FairVote’s is holding an Upgrade Democracy video contest and inviting you to a short video answering the question: “If you could change anything you wanted about elections, what would our democracy look like?” For more info, click here.
New York Post reports, “Time Warner’s weak second-quarter results prompted Pali Research analyst Richard Greenfield to release a blistering report on Thursday in which he called on the company’s board to shake up management and sell AOL. But it appears as if his opinion isn’t shared by his Wall Street colleagues.”
From the NYPost: “Ted Koppel has slashed the price of his suburban D.C. home almost in half. The Post’s Braden Keil reports the retired “Nightline” anchor is now asking $2.3 million for his 9,000-square-foot Potomac, Md., house after first listing it in May 2005 for $4.1 million.”
New York Magazine’s Robert Kolkerreports, “Don Imus, it turns out, isn’t cooked. Far from it. Hiring Lenny Bruce’s lawyerâ€”the veteran First Amendment attorney Martin Garbusâ€”was the first step in what appears to be an increasingly likely if improbable comeback.”
The Nation’s Ari Berman reports, “Rupert Murdoch’s takeover of the Wall Street Journal this week is drawing the ire of some Democrats running for President. … But the Democratic frontrunner, Hillary Clinton, hasn’t said a peep. ”
MediaPost reports, “A recent study of America’s top 100 newspaper websites, entitled ‘American Newspapers and the Internet; Threat or Opportunity?’ by Bivings Research, noting that using the Internet to expand a newspaper’s reach is becoming more and more important, reports that ninety-two percent of America’s top 100 papers now offer video on their websites… a significant jump from 2006, where just 61 percent offered video.”
Mr. Magazine reports, “If the trend continues throughout the rest of the year, the total number of new magazine launches will set a record in terms of the percentage of decline in launches. The only hot activity last month was the heat index rather than the magazine launches. July new launches hit a record low equal to that of last February.”
CNETNews.com reports, “‘The hyperlink has changed everything,’ asserted Jarvis, who runs media criticism site BuzzMachine and political blog PrezVid. Citing the motto ‘do what you do best, and link to the rest,’ he said that news outlets can achieve new levels of efficiency through the ability to direct readers to click elsewhere for more information. In one sense, it’s the 21st-century equivalent of a newspaper running an Associated Press or Reuters wire story instead of assigning one of its own reporters to the task. On the other hand, the hyperlink is the foundation behind a phenomenon that’s purely Web 2.0: the news aggregator.”
Los Angeles Times reports, “Drudge’s following is so large and loyal that he routinely can drive hundreds of thousands of readers to a single story, photo or video through a link on his lively compendium of the news. With media organizations competing fiercely for online audiences, the whims of Matt Drudge can make a measurable difference.”
Poynter reports, “Even Frank Rich of The New York Times, as well as the Washington Post, are interested in Drudge.”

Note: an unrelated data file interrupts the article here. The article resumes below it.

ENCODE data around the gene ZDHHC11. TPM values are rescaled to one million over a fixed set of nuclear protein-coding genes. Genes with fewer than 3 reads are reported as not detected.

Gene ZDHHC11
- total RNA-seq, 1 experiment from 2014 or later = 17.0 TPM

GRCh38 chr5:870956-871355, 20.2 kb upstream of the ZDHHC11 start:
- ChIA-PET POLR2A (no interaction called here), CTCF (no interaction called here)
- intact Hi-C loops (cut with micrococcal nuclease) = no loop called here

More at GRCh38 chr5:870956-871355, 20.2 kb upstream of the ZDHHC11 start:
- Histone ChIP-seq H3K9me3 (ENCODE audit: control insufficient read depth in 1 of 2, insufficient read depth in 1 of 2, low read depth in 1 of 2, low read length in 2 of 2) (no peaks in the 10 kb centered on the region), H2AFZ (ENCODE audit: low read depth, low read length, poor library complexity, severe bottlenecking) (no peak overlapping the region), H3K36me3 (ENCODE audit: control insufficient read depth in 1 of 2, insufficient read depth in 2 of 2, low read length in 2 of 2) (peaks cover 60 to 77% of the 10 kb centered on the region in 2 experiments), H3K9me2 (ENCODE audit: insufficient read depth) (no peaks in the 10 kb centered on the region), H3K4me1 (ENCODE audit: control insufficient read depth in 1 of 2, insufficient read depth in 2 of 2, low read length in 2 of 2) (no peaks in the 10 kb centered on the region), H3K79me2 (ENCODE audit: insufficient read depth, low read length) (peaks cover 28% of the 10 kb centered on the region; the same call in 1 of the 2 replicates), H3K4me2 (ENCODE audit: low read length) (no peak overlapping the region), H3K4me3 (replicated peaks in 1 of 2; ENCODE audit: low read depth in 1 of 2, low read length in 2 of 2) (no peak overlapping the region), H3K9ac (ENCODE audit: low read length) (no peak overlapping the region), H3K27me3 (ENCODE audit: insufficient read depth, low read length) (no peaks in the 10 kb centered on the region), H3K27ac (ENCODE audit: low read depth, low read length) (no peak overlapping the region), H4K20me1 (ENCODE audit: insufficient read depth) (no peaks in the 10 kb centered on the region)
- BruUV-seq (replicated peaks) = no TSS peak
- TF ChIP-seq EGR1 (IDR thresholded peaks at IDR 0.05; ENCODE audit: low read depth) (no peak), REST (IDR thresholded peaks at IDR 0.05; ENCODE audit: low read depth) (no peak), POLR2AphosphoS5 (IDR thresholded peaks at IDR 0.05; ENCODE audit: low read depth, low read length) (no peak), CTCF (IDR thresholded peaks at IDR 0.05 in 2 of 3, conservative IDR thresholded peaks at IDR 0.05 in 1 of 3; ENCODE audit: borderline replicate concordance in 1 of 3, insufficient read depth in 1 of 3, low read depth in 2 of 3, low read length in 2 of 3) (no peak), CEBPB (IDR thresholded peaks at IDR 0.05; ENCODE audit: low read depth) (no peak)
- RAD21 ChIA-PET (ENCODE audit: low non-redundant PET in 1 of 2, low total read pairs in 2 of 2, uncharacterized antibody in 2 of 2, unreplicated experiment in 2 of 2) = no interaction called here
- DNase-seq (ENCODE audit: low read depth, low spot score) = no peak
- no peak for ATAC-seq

AP reports, “In a move that might make some people scratch their heads, a loosely formed coalition of left-leaning bloggers are trying to band together to form a labor union they hope will help them receive health insurance, conduct collective bargaining or even set professional standards.”
Reuters reports, “Every U.S. presidential candidate has a Web site, of course, but when the top Democratic hopefuls were asked on Saturday whether they would appoint a White House blogger if elected, all of them said yes.”
Washington Post’s Jose Antonio Vargasreports, “Walking around McCormick Place during the weekend, it became clear that only a handful of the 1,500 conventioneers — bloggers, policy experts, party activists — are African American, Latino or Asian.”
His Extremeness reminds us “buying insurance in blackjack is a sucker’s bet.”
A tipster tells us that the Swampland event at Yearly Kos “was the ticket to have at Yearly Kos. We were at fire capacity and had a one person in, one person out policy. Line was 15 people deep at one point … I’m just saying.”
Boston Globe’s Alex Beam writes, “There was a curious detail in The New Yorker’s recent, none-wished-it-longer profile of real estate and media tycoon Mortimer Zuckerman. The longtime chairman of Boston Properties, Zuckerman writes a weekly column for U.S. News & World Report, which he owns.”
Washington Post’s Danna L. Walker explored whether a “a class of college students survive without iPods, cellphones, computers and TV from one sunrise to the next?”
The Newseum and the National Archives present, “50 Years After Little Rock: The Media and the Movement,” a panel at the National Archives on Thursday, August 23 at 6:30 p.m. The panelists include Washington Post’s Dorothy Gilliam.
A reader points our attention to Howard Kurtz’s profile on David Bradley, stating: “After reading it, Bradley reminds me of the Dan Snyder of journalism … always dreaming of which ‘free agent contract’ to go after, but never putting together a coherent plan on how it all meshes together.”
Argus Media is looking for Power, fuels, environmental markets
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